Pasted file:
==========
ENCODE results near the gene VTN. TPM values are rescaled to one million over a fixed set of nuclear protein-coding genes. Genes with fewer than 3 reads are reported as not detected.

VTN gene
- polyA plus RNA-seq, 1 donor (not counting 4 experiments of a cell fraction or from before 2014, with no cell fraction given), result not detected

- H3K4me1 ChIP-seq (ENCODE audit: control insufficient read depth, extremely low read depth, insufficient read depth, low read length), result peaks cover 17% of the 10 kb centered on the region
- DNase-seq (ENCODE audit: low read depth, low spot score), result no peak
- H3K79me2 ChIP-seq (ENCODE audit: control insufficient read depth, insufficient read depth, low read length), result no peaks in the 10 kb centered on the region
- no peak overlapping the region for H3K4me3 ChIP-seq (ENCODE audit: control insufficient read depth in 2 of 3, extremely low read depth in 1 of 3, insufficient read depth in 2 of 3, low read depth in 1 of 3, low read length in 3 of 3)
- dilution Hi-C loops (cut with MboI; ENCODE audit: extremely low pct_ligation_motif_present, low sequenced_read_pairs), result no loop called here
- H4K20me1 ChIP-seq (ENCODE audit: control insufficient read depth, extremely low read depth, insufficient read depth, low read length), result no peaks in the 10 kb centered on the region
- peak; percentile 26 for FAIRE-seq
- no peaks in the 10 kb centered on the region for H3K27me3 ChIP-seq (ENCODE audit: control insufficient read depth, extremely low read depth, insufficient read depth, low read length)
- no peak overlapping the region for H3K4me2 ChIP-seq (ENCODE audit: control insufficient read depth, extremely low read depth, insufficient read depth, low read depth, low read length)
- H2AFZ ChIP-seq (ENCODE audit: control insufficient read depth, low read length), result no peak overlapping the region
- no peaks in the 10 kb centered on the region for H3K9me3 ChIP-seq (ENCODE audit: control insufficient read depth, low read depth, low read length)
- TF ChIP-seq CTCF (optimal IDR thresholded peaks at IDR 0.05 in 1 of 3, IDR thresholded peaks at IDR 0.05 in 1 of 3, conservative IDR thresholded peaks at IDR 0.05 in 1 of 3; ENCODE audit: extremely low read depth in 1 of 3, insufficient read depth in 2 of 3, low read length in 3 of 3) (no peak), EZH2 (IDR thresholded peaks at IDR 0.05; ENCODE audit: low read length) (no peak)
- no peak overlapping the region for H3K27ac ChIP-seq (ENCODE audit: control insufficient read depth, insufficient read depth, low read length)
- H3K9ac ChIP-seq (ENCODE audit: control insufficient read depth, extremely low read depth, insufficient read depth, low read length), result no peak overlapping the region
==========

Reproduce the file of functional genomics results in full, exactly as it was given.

ENCODE results near the gene VTN. TPM values are rescaled to one million over a fixed set of nuclear protein-coding genes. Genes with fewer than 3 reads are reported as not detected.

VTN gene
- polyA plus RNA-seq, 1 donor (not counting 4 experiments of a cell fraction or from before 2014, with no cell fraction given), result not detected

- H3K4me1 ChIP-seq (ENCODE audit: control insufficient read depth, extremely low read depth, insufficient read depth, low read length), result peaks cover 17% of the 10 kb centered on the region
- DNase-seq (ENCODE audit: low read depth, low spot score), result no peak
- H3K79me2 ChIP-seq (ENCODE audit: control insufficient read depth, insufficient read depth, low read length), result no peaks in the 10 kb centered on the region
- no peak overlapping the region for H3K4me3 ChIP-seq (ENCODE audit: control insufficient read depth in 2 of 3, extremely low read depth in 1 of 3, insufficient read depth in 2 of 3, low read depth in 1 of 3, low read length in 3 of 3)
- dilution Hi-C loops (cut with MboI; ENCODE audit: extremely low pct_ligation_motif_present, low sequenced_read_pairs), result no loop called here
- H4K20me1 ChIP-seq (ENCODE audit: control insufficient read depth, extremely low read depth, insufficient read depth, low read length), result no peaks in the 10 kb centered on the region
- peak; percentile 26 for FAIRE-seq
- no peaks in the 10 kb centered on the region for H3K27me3 ChIP-seq (ENCODE audit: control insufficient read depth, extremely low read depth, insufficient read depth, low read length)
- no peak overlapping the region for H3K4me2 ChIP-seq (ENCODE audit: control insufficient read depth, extremely low read depth, insufficient read depth, low read depth, low read length)
- H2AFZ ChIP-seq (ENCODE audit: control insufficient read depth, low read length), result no peak overlapping the region
- no peaks in the 10 kb centered on the region for H3K9me3 ChIP-seq (ENCODE audit: control insufficient read depth, low read depth, low read length)
- TF ChIP-seq CTCF (optimal IDR thresholded peaks at IDR 0.05 in 1 of 3, IDR thresholded peaks at IDR 0.05 in 1 of 3, conservative IDR thresholded peaks at IDR 0.05 in 1 of 3; ENCODE audit: extremely low read depth in 1 of 3, insufficient read depth in 2 of 3, low read length in 3 of 3) (no peak), EZH2 (IDR thresholded peaks at IDR 0.05; ENCODE audit: low read length) (no peak)
- no peak overlapping the region for H3K27ac ChIP-seq (ENCODE audit: control insufficient read depth, insufficient read depth, low read length)
- H3K9ac ChIP-seq (ENCODE audit: control insufficient read depth, extremely low read depth, insufficient read depth, low read length), result no peak overlapping the region